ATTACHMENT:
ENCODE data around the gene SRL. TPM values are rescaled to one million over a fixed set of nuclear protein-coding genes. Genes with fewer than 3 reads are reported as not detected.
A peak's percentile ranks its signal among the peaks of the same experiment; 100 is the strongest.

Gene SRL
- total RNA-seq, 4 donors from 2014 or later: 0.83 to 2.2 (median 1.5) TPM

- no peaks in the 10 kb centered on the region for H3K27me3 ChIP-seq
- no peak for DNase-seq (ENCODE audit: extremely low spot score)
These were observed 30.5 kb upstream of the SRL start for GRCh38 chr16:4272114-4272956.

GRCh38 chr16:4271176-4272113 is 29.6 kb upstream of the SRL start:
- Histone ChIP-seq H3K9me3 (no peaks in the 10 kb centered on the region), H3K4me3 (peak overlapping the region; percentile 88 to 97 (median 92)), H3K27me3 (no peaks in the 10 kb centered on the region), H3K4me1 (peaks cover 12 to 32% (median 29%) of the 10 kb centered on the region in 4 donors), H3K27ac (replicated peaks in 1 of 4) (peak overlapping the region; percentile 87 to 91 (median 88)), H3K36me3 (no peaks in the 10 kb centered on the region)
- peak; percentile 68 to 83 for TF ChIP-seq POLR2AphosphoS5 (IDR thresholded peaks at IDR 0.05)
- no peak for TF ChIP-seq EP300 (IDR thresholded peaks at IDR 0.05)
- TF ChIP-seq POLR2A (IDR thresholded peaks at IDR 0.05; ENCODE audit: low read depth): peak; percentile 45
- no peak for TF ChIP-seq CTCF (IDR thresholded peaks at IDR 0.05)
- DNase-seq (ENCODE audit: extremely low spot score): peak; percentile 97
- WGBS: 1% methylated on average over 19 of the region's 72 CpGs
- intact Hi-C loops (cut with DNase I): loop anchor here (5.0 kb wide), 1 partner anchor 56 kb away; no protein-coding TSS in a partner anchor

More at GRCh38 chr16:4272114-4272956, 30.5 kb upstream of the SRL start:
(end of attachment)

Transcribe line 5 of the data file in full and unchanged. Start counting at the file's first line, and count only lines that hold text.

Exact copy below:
- no peaks in the 10 kb centered on the region for H3K27me3 ChIP-seq